Table 1

Comparison of sensor characteristics

 

Size [mm] (Volume [mm3])

Sensitivity [Hz/N]

Stability of sensor output for 3 min [mN]

A. Asakura et al. [[13]]

ϕ13 × 13 (1724.6)

360

22.5

K. Narumi et al. [[14]]

ϕ7 × 11 (423.1)

573

3.21

Fabricated sensor

4 × 5.6 × 1.1 (24.6)

1458

0.06

Conclusions

In this paper, we proposed a novel design and fabrication method for a QCR load sensor. Using microfabrication and bonding, the assembly process was simplified, and we achieved miniaturization of the QCR load sensor. The proposed retention mechanism has improved load transfer efficiency via the Si structure formed using DRIE. We successfully fabricated a high-sensitivity load sensor, and significant miniaturization of the sensor was realized using microfabrication and bonding techniques. The parts all have a flat structure and the fabrication process is based on photolithography, and therefore, is suitable for mass production.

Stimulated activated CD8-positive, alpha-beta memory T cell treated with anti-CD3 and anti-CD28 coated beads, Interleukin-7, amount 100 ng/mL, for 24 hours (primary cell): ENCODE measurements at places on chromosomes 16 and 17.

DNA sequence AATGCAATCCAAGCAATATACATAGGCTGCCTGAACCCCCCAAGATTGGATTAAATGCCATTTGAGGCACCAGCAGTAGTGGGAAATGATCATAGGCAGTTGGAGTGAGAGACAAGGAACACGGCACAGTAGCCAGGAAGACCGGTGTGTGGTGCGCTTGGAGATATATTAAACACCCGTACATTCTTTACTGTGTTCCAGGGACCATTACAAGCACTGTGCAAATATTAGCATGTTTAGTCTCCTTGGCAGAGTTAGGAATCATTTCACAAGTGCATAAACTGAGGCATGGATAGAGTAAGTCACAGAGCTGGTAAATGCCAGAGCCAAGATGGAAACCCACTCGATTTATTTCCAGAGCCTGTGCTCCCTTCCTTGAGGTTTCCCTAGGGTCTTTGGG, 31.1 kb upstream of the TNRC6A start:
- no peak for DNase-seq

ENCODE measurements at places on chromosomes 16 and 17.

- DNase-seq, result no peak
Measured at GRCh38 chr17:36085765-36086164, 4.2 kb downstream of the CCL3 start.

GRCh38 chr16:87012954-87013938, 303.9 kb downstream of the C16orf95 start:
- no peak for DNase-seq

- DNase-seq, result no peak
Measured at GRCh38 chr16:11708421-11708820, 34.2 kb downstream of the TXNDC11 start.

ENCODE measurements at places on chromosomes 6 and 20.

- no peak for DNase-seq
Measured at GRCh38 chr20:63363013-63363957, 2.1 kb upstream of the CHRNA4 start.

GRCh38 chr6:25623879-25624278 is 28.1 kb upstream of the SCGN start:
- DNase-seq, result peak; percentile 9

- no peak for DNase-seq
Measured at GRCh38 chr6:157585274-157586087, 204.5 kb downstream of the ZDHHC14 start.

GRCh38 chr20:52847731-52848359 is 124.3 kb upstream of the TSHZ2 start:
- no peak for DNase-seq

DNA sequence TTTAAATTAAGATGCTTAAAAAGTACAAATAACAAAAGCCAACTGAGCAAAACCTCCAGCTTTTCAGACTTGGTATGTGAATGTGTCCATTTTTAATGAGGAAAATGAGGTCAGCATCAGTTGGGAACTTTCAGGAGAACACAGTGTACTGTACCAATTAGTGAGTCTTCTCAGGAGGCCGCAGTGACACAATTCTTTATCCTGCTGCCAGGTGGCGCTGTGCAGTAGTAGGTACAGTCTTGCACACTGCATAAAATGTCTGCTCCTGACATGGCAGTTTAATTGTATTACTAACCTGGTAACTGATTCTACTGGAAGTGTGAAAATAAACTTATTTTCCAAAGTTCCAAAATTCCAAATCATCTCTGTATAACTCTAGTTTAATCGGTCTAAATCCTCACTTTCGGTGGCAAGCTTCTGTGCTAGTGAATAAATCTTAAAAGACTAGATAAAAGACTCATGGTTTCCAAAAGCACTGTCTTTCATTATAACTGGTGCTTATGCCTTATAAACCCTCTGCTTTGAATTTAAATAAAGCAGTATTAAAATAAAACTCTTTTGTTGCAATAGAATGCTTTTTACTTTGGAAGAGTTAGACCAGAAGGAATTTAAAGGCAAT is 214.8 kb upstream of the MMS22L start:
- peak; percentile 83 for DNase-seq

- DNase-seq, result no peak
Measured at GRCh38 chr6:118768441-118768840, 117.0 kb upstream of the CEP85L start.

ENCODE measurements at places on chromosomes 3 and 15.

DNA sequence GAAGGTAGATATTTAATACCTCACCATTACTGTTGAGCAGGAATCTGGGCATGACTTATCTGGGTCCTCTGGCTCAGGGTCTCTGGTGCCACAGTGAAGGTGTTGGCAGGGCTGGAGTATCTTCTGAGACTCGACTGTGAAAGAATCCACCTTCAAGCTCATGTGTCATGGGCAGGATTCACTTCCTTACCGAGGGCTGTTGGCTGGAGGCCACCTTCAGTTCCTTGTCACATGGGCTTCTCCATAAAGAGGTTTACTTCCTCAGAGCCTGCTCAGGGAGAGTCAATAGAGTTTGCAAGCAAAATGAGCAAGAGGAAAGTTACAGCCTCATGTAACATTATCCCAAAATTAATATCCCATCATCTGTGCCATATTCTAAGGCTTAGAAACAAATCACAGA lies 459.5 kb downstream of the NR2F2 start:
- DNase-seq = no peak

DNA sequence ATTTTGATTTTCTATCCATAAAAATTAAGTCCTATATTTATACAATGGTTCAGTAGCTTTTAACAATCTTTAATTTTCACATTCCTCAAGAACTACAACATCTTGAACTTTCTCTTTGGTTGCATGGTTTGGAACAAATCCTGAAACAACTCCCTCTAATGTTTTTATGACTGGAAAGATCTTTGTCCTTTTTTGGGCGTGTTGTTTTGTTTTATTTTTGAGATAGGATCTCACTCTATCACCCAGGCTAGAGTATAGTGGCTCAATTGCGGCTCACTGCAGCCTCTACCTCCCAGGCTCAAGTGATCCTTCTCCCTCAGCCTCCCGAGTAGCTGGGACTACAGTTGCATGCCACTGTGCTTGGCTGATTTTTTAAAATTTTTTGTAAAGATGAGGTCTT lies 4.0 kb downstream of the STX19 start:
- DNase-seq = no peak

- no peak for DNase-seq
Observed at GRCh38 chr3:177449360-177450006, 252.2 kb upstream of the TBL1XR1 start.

In the future, we will work toward further improvements regarding the sensitivity and miniaturization of the sensor. A key issue will be the methods used to bond the quartz crystal plate and Si parts together.

Abbreviations

QCR: 

Quartz crystal resonator

DRIE: 

Deep reactive ion etching

Declarations

Acknowledgement

This work was partially supported by Center of Innovation Program and A-STEP, JST.

Authors’ Affiliations

(1)
Department of Micro-Nano Systems Engineering, Nagoya University

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© Murozaki et al.; licensee Springer 2014

This article is published under license to BioMed Central Ltd. This is an Open Access article distributed under the terms of the Creative Commons Attribution License (http://creativecommons.org/licenses/by/4.0), which permits unrestricted use, distribution, and reproduction in any medium, provided the original work is properly cited.